With social-distancing guidelines being extended through April, churches are preparing for an Easter with empty pews. (Stock)

We are approaching Holy Week and Easter, a highlight of the Christian church year.

It’s a time traditionally when most worship communities are alive with special services and gatherings. But probably not this year.

For most worshipers there may be no Easter lillies on the altar, no Easter bonnets or dresses in church, no Easter throngs.

Church doors are largely closed due to COVID-19, so local churches are having to find new ways to worship and connect. Many local churches shut their doors as the first federal and state recommendations for social gatherings were issued. Others stayed open and monitored the situation as the guideline numbers shrunk. And all doors officially closed when Minnesota Gov. Tim Walz finally issued a stay at home order last week.

“For the past few years we have been including online and digital options in addition to our regular services, but with the COVID-19 outbreak and social distancing, it is now our only option,” said Shelly Hilgers, Faith Lutheran pianist and worship accompanist.

Faith Lutheran has been posting audio sermons on its website, but lately has moved to recording an entire service and releasing it for view during regular worship times.

“We gather as a staff (at least six feet apart) and record the prayers and litanies. We have the hymns and music recorded, as well as the sermons,” Hilgers said. Faith also has some fun games, like members voting on their favorite Lenten soup, and posting pictures of their Wednesday evening Lenten meal at home.

Indeed, the Internet and social media have become the new church nave, pulpit and altar -- at least temporarily.

St. Joseph Cathlic Church is streaming daily Mass live through Facebook and readings are posted on the parish website. The parish also has an app with daily readings.

Local pastors also are sharing encouraging video and written messages electronically with their members, like this one from Pastor Phil Wagner at Trinity Lutheran:

“God is our dwelling place,” he wrote. “He is not temporary like this social distancing stuff or the coronavirus.”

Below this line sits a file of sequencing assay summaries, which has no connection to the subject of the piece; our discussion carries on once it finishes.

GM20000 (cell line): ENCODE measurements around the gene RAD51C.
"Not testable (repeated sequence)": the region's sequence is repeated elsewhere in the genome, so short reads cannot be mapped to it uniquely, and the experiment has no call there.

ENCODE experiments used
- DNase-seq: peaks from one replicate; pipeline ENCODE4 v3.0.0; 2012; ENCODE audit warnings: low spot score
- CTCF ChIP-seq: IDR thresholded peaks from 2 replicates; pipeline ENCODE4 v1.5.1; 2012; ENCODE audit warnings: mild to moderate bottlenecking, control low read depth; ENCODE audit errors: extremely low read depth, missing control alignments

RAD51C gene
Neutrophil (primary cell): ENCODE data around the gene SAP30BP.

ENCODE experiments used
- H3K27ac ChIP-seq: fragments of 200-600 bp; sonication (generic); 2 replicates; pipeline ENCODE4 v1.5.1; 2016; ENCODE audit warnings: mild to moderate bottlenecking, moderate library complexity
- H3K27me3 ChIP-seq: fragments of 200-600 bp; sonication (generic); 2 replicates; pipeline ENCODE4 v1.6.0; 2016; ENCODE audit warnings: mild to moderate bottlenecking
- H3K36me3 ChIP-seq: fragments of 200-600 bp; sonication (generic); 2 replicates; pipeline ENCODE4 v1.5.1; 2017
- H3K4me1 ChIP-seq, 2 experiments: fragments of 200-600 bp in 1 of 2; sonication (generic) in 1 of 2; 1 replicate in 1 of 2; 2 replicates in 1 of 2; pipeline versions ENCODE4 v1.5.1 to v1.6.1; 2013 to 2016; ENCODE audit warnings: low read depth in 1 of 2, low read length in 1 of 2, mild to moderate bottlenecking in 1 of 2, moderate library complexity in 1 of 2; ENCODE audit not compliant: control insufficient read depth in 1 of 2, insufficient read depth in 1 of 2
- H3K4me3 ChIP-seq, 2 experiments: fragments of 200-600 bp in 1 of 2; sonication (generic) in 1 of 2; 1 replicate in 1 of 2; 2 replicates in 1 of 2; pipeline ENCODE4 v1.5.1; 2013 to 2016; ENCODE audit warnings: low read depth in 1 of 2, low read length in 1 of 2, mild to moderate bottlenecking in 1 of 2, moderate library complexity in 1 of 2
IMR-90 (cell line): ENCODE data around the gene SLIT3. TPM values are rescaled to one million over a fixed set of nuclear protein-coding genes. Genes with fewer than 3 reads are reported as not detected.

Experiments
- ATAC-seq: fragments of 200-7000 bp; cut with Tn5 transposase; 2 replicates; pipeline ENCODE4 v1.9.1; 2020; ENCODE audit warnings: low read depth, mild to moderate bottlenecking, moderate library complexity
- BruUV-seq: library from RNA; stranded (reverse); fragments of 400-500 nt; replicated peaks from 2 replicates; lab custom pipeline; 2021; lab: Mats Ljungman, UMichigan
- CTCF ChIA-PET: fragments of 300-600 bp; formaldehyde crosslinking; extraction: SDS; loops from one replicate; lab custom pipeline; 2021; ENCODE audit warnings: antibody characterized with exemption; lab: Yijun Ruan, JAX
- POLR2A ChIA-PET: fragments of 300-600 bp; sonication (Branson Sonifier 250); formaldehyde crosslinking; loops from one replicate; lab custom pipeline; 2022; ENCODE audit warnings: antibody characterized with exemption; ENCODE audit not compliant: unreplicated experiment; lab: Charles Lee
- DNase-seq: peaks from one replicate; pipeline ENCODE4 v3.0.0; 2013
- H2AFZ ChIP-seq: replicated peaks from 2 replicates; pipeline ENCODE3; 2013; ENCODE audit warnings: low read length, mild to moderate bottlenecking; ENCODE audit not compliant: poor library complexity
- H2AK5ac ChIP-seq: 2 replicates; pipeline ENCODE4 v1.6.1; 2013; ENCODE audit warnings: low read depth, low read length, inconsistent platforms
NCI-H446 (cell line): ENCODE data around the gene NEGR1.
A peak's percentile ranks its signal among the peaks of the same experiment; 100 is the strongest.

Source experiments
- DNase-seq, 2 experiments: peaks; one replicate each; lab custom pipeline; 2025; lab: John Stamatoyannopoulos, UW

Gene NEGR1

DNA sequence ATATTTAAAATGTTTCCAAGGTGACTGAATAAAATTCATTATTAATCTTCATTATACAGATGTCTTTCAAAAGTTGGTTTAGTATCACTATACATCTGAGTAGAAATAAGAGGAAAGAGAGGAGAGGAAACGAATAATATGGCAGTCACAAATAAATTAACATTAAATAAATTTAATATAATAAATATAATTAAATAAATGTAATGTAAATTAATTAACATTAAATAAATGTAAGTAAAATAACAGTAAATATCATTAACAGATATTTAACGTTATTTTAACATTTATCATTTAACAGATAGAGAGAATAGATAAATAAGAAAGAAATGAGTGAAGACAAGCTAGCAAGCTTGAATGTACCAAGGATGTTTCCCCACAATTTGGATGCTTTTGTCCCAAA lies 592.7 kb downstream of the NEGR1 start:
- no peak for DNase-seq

An entry on the Freshwater Community Church website emphasizes “Freshwater is all about helping you BE the church.” In response to the coronavirus, Freshwater is encouraging members to “be the village.” To start small “villages” (via Facebook groups) of 50 people or less “to connect, to be there for each other, to help meet immediate needs – to band together like a tight knit family – to support one another in the days and weeks ahead.”

Promise Community Church is another local church that has been gradually moving toward online services while monitoring COVID-19 conditions . At one of the final services at Promise before the doors closed, Pastor Mark Sullivan notes there were more online participants than there were in church.

He calls Facebook a good platform “for some interaction and connection,” and says he is grateful for the Waconia Ministerial Association during the evolution of conditions around COVID-19.

“There’s a real sense of community in the group and it has been really helpful to me gleaning from other churches what we can do to keep our worshipers connected,” Sullivan said.

Governor Walz’s original stay at home order was set to expire on Good Friday at 5 p.m., but with the current state of events including the president’s extension of restrictive social distancing guidelines, Sullivan expects Promise’s Easter service will not be in person.

Promise Church normally has an Easter egg hunt as part of its children’s ministry on Easter Sunday. This year, it will be adjusted, he said, with Easter eggs with sealed candy dropped at the homes of people the day before Easter.

“Anything that people can participate in and helps them feel connected to the church is vital at this time,” Hilgers said. “I think this will also bring a renewed appreciation of gathering in person when that time arrives.”

“Having done only one other Mass without a congregation before March 19, I will tell you it is strange not having people before me,” Father Stan Mader wrote to his St. Joe’s parishioners. “And I hope you also yearn for other members of the body of Christ.”

When shelter-in-place/stay-at-home orders finally are released, there’s a strong chance that church pews will be overflowing the following Sunday.

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